Friday, October 22, 2010

Shock troops of the prairie (and one lucky dog)

It's been a long time since I have read A Sand County Almanac, probably dating back to when I complained to my advisor that it wasn't required reading for a forestry degree at the University of Minnesota in the late 1980's.  Come to think of it, there wasn't a lot of required reading at all.  Required calculating. Required memorizing.  But very little required reading, and probably even less required thinking.

My favorite sections of SCA are, of course, "The Good Oak" and "Bur Oak."  I have always loved his description of the bur oak:  "Have you ever wondered why a thick crust of corky bark covers the whole tree, even to its smallest twigs? This cork is armor. Bur oaks were the shock troops sent by the invading forest to storm the prairie; fire is what they had to fight... Engineers did not discover insulation; they copied it from these old soldiers of the prairie war."

Leopold goes on to explain that when settlers plowed the prairie in the 1840's they deprived the prairie of its "immemorial ally: fire."  Most of the trees in Leopold's part of Wisconsin dated to the 1850's or so, when the balance of power in the prairie wars shifted from grass to trees.

But even that change was just one of many throughout the millenia; the moving front in the battle for ecotype supremacy shifted over time - sometimes the hardwood trees advanced as far north as Lake Superior, sometimes they retreated nearly to the Illinois border.  And European settlement surely wasn't the first wave of human impact that influenced the cover type in that area.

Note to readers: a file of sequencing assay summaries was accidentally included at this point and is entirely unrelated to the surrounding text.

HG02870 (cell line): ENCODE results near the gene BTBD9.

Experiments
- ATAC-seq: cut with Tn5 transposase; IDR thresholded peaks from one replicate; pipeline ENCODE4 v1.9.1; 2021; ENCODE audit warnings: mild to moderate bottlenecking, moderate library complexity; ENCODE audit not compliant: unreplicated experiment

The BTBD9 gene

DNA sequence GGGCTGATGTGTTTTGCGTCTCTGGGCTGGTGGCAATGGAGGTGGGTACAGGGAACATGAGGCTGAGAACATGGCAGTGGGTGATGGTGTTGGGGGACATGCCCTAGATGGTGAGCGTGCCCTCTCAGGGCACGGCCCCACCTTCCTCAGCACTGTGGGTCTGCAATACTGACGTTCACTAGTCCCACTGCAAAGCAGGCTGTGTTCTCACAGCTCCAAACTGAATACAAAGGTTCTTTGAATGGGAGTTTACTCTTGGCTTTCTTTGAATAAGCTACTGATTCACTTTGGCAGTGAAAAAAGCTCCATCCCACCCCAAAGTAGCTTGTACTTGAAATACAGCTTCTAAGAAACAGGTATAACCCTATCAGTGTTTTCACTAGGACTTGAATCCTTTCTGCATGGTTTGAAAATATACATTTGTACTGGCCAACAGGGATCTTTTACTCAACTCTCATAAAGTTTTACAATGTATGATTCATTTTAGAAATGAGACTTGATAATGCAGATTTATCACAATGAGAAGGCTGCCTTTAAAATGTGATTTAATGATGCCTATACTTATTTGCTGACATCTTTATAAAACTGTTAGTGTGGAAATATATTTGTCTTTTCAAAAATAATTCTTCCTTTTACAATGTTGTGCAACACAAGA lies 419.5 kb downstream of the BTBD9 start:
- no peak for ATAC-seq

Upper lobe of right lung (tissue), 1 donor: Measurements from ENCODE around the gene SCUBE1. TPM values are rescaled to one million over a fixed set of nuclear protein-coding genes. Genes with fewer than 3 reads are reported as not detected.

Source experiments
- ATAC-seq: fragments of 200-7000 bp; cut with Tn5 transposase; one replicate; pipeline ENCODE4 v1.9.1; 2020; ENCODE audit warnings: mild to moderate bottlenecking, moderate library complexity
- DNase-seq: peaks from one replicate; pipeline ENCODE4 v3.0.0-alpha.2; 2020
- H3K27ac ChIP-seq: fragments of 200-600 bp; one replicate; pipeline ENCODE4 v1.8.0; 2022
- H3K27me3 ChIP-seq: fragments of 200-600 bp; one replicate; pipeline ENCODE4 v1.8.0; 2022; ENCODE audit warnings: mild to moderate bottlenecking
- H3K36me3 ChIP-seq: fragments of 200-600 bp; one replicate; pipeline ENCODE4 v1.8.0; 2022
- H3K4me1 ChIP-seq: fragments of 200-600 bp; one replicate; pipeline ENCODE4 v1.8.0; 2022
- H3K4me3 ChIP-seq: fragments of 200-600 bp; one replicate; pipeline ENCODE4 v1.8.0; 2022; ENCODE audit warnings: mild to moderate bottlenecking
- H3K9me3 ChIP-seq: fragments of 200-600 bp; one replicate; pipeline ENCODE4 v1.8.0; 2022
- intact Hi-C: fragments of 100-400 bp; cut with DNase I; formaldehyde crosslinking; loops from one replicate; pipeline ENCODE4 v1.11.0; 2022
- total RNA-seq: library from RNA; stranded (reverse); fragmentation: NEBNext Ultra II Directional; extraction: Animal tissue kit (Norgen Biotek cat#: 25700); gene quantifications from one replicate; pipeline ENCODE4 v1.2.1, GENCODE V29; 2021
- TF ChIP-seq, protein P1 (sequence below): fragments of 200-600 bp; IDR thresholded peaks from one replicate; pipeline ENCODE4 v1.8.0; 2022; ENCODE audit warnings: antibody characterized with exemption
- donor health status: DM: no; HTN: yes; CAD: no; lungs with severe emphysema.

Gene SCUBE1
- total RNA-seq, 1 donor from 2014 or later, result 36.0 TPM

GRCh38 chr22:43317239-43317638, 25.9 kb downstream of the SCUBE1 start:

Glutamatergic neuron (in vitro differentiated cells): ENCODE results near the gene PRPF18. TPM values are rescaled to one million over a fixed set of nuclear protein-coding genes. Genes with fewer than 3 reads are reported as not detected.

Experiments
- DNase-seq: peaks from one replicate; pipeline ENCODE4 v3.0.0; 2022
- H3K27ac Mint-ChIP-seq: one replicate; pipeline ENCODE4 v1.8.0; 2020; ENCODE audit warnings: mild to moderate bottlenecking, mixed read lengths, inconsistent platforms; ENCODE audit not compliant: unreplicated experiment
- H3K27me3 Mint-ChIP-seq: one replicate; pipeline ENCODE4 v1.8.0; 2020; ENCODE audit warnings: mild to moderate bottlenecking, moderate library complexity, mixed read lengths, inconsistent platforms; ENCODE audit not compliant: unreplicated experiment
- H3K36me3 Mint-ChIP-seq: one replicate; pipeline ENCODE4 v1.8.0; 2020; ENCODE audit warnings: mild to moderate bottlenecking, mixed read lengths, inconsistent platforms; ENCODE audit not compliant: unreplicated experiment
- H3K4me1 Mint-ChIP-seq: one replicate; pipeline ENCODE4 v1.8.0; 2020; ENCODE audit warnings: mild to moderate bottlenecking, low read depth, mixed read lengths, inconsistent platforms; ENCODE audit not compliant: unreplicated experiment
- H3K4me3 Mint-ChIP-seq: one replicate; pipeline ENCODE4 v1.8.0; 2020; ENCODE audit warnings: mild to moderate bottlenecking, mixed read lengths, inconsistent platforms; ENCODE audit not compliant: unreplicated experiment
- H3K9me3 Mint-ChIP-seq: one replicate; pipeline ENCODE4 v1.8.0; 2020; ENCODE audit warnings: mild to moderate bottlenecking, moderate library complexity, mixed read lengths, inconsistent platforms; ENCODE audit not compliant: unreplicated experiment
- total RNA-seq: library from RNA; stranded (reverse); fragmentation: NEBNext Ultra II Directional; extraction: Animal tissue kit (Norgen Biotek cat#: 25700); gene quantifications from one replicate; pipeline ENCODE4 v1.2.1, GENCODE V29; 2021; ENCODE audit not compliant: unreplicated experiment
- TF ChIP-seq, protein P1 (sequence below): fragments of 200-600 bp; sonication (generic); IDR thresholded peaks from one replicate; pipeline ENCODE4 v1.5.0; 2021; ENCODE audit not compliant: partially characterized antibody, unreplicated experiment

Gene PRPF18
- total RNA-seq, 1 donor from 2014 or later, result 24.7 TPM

Of the bur oaks that pre-date the 1840's shift from prairie to plowed field and woodlot Leopold writes, "Thus, he who owns a veteran bur oak owns more than a tree. He owns a historical library, and a reserved seat in the theater of evolution.  To the discerning eye, his farm is labeled with the badge and symbol of the prairie war."

I have another, very strange connection with Aldo Leopold.  In the late 1990's we lived in Baraboo, Wisconsin.  Our next door neighbor was Aldo Leopold's great granddaughter.  At that time we owned - or, more accurately, were owned by - a sweet but utterly incorrigible chocolate lab named Maggie.  We were moving to Tucson, Arizona and would be living in an apartment for an undetermined but extended period of time.  We had chosen an apartment that accepted pets, but were dreading living with this 100 pound bundle of energy and mischievousness in a tiny apartment with two small children.  On the last day before we were to move our neighbor rang our doorbell, and asked if perhaps we might want to leave Maggie to live with her grandmother.  Nina Leopold. On the 1000+ acre "Sand County" farm. With another chocolate lab. And a pond to swim in.  We thought about it for approximately 1 nanosecond and said yes!

So we got to meet Nina Leopold Bradley, a very sweet lady, and see the Sand County farm.  We later received a letter from Nina saying that Maggie was doing great - she spent her days completely unleashed and free, and her nights sleeping snuggled with Nina's other lab. 

So Maggie the impossible and incorrigible chocolate lab spent her remaining days in her - and my - idea of heaven, Aldo Leopold's farm.  Lucky dog.

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